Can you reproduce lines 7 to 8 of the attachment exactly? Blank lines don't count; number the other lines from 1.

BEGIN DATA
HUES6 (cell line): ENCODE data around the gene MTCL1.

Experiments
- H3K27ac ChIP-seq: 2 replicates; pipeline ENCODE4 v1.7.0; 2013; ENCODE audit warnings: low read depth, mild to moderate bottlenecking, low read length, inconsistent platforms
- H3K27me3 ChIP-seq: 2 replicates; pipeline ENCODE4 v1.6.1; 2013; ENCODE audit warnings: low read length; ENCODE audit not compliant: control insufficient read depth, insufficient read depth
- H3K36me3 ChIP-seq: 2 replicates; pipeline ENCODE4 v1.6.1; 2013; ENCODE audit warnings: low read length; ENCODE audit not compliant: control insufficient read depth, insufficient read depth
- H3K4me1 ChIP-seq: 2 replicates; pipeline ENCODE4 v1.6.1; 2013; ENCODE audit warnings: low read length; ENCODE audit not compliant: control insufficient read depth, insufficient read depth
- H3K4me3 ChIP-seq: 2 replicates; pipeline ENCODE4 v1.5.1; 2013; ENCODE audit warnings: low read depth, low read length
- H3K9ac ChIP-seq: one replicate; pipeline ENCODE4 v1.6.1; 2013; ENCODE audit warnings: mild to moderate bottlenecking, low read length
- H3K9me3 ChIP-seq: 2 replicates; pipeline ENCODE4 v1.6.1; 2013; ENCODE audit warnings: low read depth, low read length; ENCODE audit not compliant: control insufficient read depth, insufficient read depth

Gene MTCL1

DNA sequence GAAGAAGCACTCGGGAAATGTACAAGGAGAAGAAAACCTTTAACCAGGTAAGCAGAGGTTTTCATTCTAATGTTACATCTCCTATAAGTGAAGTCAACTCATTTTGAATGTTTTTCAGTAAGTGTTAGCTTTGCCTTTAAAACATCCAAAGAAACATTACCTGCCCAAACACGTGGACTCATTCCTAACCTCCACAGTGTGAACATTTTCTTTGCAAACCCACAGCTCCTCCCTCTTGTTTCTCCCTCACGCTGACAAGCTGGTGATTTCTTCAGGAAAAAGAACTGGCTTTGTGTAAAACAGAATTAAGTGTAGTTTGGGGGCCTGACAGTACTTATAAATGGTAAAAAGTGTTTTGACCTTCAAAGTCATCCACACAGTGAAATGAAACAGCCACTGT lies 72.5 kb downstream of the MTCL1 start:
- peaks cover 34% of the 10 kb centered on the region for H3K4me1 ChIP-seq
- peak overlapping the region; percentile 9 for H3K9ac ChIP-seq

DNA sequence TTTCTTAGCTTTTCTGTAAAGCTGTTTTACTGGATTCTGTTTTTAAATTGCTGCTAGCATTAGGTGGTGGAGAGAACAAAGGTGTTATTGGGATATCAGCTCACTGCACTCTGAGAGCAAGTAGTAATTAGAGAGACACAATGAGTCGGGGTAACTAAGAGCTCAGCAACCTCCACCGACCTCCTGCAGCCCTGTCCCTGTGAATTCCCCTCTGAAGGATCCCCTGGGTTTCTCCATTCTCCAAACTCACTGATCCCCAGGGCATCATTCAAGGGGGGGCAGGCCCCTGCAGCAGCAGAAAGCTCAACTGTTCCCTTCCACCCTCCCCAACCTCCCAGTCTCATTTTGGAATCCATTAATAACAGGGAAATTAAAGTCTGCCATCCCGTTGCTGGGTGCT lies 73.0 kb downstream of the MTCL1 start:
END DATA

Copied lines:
- H3K4me3 ChIP-seq: 2 replicates; pipeline ENCODE4 v1.5.1; 2013; ENCODE audit warnings: low read depth, low read length
- H3K9ac ChIP-seq: one replicate; pipeline ENCODE4 v1.6.1; 2013; ENCODE audit warnings: mild to moderate bottlenecking, low read length